It was such an intense situation that I knew I needed to be there full-time in trying to stabilize the family.
SY: But it must have been hard, giving up a salary like that when you probably did need the income.
MW: It felt like an impossible situation in so many ways. In those moments, there were many days where we just didn’t know how we were going to go on.
I think often how the very systems that are supposed to be there to help us in fact can’t hear people when they most need that help and aren’t built to help to reach everyone.
SY: Were there particular government agencies or government policies that drove that home?
MW: All these experiences directly related to my mom’s care, both the emergency care as well as trying to find mental health care for her in the language that she was most comfortable with, and culturally appropriate and competent, that our insurance covered. It was just a new barrier and headache every single day.
Then, in terms of taking care of the family and trying to get my sisters into the right educational placements. Whether it was fighting to make sure that the schools understood what was happening at home and being able to explain that.
When I moved my family to Boston [from Chicago] with me as I was starting law school, needing to have to go to court and go through a week-long process of making sure that I had the official legal guardianship papers because there was just no way to register my sister for school even though she was here living in the city. It just was hoops to jump through and an incredibly complicated, frustrating system where you just feel invisible and unseen and unheard.
The last big piece of that in terms of government agencies is that when we were still in Chicago, I opened a small teahouse in the city. It had always been my mom’s dream. She always had talked about how one day when we were grown up, she would retire from being a stay-at-home mom and run a little teahouse, and that would be her dream life, when she could really focus on herself.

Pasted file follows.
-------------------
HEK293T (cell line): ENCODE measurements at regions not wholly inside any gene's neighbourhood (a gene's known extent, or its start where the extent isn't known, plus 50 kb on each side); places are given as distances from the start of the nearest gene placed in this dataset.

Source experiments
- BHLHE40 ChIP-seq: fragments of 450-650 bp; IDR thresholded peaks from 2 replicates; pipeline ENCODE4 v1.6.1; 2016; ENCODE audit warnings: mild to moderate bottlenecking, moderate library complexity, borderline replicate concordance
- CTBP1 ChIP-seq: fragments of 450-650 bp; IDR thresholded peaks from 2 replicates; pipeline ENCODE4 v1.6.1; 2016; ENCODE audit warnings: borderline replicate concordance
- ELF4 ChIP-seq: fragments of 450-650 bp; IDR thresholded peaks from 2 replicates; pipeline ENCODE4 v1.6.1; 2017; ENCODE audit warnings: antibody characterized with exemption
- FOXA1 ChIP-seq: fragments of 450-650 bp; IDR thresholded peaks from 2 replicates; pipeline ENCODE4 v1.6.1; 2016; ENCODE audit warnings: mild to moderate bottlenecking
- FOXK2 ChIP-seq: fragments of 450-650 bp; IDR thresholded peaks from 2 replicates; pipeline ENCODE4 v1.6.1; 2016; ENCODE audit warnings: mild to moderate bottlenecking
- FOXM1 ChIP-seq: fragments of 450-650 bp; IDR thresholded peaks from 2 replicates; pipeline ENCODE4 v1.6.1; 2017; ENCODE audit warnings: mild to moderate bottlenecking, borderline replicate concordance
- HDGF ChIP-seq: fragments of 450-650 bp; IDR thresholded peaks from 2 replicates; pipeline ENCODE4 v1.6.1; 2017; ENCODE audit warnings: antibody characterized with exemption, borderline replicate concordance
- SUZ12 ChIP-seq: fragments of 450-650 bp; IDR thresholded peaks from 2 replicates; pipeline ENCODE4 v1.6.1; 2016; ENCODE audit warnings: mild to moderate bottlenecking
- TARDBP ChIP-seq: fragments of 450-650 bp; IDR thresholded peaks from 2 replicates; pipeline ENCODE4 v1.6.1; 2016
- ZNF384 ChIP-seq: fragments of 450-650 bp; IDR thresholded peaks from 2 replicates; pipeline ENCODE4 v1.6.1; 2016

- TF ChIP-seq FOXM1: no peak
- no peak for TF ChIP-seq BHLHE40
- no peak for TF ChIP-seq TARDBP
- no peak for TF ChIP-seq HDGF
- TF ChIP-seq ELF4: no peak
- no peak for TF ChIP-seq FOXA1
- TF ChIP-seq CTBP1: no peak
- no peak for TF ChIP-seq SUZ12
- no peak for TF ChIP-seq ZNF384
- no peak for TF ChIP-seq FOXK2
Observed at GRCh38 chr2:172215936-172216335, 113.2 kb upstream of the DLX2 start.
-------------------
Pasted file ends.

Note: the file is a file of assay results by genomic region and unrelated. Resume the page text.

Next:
As suddenly as her mental health crisis came on, part of me thought, if I can help get this going and work with her, then maybe she would come out of it, just as quickly as it had happened.
I had read the entire municipal code related to restaurants, and still it made no sense. Here I was, someone who could speak English fluently, graduated with a degree and who had even worked for a little bit in business. It was nearly impossible to navigate. Then when I talked to business owners all down the street on either side of us, everyone had had the same experience.
SY: One of the criticisms that has or would be leveled toward you is that you’re not from Boston. You didn’t grow up there. What changes would you like to see?
MW: My sisters graduated from schools in Boston, and my mom’s health-care situation has been ongoing in Boston. [Wu’s mother lives with her family.]
I wasn't lucky enough to be born in Boston. But I know from my family’s history of immigration over multiple generations that it's important to create a city where everyone can be welcome and where everyone can find a home.
SY: What’s most important to you?
MW: I would say my top priorities include education, closing the racial wealth gap, planning for our city [and] a public-health infrastructure that truly keeps everyone safe and healthy.
SY: I was wondering where you stand on reparations.
MW: We have seen over since the founding of our country that Black Americans have been systemically, and through policy, marginalized and deprived of the opportunity to pass on wealth generationally and to access security, right? Housing security and stability and job security. So, yes, I support reparations. I support policies that we can take at the city level to ensure that we are prioritizing equity and using the powers that we have in city government to reverse what has already been carried out through policy.
SY: You’re challenging a popular incumbent, or at least someone whose gotten attention on the national stage. What particularly about his administration has been problematic for you that you’d want to challenge, or you feel that you need to challenge?
MW: We are in an unprecedented moment. From this pandemic, the economic crisis, this national reckoning on systemic racism — it is impossible to ignore how much business as usual has been failing Bostonians. This isn’t about a single person or a particular office, but the fact that communities have been facing crises and calling for bold action for generations. In this moment, it’s not just possible to reimagine our systems, but absolutely necessary to do it.